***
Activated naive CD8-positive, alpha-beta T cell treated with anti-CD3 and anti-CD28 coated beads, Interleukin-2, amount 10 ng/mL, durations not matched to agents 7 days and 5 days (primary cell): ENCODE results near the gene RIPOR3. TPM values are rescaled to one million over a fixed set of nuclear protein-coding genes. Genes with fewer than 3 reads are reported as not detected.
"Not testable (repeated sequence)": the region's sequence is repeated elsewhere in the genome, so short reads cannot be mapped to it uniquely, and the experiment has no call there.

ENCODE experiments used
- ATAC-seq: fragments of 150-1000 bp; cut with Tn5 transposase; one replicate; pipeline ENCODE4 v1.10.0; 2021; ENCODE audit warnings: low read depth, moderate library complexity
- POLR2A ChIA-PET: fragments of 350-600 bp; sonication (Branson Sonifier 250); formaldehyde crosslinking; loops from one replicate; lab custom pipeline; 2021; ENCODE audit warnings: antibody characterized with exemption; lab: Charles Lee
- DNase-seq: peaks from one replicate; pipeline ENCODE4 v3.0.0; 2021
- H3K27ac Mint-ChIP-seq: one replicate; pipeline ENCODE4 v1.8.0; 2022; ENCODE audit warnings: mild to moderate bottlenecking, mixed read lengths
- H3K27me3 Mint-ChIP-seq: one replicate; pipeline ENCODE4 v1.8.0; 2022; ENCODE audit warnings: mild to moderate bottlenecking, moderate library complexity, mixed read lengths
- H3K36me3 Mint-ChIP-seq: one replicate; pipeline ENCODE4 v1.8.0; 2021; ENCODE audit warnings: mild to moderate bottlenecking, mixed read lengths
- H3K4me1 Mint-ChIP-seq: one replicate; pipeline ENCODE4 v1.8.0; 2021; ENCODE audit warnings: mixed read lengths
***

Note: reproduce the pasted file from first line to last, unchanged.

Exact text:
Activated naive CD8-positive, alpha-beta T cell treated with anti-CD3 and anti-CD28 coated beads, Interleukin-2, amount 10 ng/mL, durations not matched to agents 7 days and 5 days (primary cell): ENCODE results near the gene RIPOR3. TPM values are rescaled to one million over a fixed set of nuclear protein-coding genes. Genes with fewer than 3 reads are reported as not detected.
"Not testable (repeated sequence)": the region's sequence is repeated elsewhere in the genome, so short reads cannot be mapped to it uniquely, and the experiment has no call there.

ENCODE experiments used
- ATAC-seq: fragments of 150-1000 bp; cut with Tn5 transposase; one replicate; pipeline ENCODE4 v1.10.0; 2021; ENCODE audit warnings: low read depth, moderate library complexity
- POLR2A ChIA-PET: fragments of 350-600 bp; sonication (Branson Sonifier 250); formaldehyde crosslinking; loops from one replicate; lab custom pipeline; 2021; ENCODE audit warnings: antibody characterized with exemption; lab: Charles Lee
- DNase-seq: peaks from one replicate; pipeline ENCODE4 v3.0.0; 2021
- H3K27ac Mint-ChIP-seq: one replicate; pipeline ENCODE4 v1.8.0; 2022; ENCODE audit warnings: mild to moderate bottlenecking, mixed read lengths
- H3K27me3 Mint-ChIP-seq: one replicate; pipeline ENCODE4 v1.8.0; 2022; ENCODE audit warnings: mild to moderate bottlenecking, moderate library complexity, mixed read lengths
- H3K36me3 Mint-ChIP-seq: one replicate; pipeline ENCODE4 v1.8.0; 2021; ENCODE audit warnings: mild to moderate bottlenecking, mixed read lengths
- H3K4me1 Mint-ChIP-seq: one replicate; pipeline ENCODE4 v1.8.0; 2021; ENCODE audit warnings: mixed read lengths